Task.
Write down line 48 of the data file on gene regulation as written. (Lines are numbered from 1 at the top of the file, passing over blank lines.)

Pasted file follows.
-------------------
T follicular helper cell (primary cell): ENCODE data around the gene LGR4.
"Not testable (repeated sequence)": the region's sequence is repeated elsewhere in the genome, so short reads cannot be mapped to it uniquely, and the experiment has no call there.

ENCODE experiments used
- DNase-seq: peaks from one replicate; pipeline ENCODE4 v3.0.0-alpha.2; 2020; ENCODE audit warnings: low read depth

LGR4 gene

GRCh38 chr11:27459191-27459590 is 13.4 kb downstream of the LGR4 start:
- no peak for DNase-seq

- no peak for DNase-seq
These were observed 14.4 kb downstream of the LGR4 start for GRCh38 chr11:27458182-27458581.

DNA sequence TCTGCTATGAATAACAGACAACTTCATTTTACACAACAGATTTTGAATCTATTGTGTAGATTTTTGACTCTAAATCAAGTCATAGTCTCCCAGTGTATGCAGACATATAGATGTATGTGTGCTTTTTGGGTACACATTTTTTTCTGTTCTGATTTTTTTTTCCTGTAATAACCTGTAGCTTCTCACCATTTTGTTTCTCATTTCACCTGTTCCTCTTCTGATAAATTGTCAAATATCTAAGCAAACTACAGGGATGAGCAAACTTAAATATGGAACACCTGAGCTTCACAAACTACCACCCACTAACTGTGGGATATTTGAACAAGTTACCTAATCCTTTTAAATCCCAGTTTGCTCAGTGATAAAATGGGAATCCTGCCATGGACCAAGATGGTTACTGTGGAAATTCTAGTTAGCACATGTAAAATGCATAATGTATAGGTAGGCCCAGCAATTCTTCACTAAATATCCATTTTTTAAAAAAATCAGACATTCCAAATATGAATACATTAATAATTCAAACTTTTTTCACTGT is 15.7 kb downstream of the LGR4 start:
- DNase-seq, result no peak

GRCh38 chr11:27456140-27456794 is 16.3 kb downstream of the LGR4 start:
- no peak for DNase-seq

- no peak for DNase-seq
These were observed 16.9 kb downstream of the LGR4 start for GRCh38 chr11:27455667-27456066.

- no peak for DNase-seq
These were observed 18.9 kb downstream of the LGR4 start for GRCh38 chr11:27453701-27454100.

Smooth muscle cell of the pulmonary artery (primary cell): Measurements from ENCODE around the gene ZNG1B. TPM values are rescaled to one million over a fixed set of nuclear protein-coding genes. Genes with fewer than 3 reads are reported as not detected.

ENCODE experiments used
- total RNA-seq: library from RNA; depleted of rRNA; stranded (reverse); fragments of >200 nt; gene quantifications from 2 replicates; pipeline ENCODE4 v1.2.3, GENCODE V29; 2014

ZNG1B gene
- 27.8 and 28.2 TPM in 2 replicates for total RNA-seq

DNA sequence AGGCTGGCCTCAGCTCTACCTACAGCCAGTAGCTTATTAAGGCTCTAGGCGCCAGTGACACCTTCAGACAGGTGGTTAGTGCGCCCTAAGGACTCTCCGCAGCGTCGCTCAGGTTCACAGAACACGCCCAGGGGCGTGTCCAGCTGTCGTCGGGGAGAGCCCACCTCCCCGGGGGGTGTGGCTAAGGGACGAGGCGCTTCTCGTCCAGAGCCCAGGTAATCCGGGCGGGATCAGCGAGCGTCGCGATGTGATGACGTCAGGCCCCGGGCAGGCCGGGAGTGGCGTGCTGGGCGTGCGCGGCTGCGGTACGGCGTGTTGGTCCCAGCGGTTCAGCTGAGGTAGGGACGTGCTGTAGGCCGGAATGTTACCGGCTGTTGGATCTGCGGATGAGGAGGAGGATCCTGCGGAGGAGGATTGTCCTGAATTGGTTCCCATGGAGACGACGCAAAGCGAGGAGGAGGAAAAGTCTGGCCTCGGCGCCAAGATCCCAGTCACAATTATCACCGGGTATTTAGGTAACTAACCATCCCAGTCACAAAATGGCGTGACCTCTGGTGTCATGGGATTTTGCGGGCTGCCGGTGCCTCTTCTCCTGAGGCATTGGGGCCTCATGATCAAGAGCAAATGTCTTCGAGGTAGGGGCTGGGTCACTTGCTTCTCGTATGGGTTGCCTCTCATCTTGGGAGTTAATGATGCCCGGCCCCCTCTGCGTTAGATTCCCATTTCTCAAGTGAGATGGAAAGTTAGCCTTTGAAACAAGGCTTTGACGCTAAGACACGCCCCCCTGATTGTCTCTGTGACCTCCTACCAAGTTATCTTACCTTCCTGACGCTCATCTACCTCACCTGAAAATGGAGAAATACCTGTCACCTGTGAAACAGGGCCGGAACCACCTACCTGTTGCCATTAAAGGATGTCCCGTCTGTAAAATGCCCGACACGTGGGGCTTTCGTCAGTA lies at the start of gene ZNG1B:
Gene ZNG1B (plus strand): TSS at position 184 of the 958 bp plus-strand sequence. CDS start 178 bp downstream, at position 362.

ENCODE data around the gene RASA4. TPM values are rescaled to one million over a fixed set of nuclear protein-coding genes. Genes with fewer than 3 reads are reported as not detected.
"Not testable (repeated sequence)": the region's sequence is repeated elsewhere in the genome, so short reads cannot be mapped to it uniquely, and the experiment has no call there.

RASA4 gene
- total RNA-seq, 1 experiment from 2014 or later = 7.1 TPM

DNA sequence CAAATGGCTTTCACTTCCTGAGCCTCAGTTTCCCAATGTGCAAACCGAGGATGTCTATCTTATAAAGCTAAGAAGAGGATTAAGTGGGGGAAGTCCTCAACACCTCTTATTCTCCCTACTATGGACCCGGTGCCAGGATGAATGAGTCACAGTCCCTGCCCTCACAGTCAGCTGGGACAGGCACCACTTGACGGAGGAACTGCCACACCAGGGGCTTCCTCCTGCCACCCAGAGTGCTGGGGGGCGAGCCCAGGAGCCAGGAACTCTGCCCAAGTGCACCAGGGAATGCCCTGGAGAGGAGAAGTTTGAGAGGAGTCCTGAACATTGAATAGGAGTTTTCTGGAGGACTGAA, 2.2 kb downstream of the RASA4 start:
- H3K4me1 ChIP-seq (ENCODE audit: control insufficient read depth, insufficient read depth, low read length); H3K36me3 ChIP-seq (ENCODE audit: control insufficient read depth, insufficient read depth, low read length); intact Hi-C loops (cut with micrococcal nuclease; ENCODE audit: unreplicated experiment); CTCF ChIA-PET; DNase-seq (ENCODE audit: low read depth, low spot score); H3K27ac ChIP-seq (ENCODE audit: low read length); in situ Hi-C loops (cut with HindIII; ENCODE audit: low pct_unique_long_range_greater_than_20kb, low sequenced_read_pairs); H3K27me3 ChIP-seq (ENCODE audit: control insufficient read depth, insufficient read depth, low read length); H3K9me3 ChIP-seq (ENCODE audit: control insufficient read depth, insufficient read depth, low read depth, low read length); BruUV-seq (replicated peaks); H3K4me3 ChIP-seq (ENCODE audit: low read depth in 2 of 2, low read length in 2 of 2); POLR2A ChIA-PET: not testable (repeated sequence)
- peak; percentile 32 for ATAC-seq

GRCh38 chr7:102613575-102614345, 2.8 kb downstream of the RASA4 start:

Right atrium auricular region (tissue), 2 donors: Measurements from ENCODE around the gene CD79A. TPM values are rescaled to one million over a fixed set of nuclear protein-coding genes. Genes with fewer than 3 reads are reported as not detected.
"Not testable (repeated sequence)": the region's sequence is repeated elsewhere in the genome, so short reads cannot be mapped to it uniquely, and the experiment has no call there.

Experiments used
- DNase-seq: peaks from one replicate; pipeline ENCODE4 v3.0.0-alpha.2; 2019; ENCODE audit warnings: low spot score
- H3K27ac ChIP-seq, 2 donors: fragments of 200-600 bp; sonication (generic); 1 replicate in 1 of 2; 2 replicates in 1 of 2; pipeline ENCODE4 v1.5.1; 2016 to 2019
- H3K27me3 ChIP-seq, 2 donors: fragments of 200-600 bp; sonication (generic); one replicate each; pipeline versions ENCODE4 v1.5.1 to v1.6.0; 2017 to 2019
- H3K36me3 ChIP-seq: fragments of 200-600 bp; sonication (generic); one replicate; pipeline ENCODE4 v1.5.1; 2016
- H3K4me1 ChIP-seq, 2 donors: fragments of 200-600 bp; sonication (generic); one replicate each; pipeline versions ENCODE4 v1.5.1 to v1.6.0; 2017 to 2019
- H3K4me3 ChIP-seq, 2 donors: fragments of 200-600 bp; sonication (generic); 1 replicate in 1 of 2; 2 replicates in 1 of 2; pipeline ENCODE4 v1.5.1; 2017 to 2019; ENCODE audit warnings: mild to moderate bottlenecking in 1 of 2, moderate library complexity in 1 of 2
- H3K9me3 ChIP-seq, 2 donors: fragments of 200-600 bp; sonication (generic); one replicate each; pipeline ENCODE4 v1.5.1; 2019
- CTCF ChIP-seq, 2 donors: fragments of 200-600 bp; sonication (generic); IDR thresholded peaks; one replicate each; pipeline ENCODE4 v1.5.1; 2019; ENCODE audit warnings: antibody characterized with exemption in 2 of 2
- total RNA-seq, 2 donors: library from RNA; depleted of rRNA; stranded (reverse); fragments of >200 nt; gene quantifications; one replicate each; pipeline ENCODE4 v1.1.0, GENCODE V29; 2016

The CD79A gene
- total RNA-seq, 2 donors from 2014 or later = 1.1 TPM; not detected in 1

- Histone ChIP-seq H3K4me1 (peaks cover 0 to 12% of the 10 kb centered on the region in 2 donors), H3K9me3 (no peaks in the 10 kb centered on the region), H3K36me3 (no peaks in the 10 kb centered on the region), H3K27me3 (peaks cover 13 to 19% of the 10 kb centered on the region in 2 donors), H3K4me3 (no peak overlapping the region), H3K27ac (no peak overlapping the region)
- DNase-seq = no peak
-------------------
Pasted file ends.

- DNase-seq = no peak